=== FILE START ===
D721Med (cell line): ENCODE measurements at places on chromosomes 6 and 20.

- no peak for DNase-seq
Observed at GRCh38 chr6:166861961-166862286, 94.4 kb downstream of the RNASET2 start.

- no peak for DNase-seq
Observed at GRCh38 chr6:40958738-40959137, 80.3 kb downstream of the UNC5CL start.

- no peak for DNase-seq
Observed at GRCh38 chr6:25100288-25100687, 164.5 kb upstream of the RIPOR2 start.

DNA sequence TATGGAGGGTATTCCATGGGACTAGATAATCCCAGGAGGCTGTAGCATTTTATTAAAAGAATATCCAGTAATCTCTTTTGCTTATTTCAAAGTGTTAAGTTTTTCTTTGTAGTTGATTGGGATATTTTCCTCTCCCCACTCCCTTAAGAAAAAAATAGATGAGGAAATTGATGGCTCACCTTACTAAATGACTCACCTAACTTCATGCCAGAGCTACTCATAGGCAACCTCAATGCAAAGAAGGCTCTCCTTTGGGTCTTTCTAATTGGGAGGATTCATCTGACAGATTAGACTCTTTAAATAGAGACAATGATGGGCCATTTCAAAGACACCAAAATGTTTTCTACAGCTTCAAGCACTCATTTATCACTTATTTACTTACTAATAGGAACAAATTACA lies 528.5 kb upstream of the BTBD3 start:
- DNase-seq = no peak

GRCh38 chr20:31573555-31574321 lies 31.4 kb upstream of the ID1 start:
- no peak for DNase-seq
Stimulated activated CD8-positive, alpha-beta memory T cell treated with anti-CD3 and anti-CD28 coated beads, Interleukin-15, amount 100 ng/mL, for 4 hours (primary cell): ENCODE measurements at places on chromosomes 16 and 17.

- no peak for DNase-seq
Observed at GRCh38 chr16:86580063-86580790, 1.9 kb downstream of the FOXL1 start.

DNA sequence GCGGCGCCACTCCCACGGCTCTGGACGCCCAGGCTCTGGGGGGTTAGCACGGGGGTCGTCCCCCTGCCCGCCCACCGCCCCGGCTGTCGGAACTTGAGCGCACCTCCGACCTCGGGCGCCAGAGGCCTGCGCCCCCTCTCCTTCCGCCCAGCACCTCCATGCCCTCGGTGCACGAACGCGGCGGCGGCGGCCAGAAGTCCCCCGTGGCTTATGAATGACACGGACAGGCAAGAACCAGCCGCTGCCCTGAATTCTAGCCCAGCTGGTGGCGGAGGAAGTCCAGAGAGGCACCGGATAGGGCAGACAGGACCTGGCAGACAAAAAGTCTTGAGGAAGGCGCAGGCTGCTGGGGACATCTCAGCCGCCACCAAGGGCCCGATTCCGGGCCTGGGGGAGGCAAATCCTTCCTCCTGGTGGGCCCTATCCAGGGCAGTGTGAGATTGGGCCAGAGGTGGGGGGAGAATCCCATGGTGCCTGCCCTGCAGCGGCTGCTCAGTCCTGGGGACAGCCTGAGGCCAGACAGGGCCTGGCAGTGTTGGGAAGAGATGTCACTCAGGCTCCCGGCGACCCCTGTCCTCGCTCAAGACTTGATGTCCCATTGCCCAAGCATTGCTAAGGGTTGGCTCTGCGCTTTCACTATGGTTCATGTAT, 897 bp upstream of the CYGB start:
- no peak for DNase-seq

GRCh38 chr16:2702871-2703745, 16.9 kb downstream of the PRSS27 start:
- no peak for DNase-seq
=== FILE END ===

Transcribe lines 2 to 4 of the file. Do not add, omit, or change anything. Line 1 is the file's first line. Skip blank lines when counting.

- no peak for DNase-seq
Observed at GRCh38 chr6:166861961-166862286, 94.4 kb downstream of the RNASET2 start.

- no peak for DNase-seq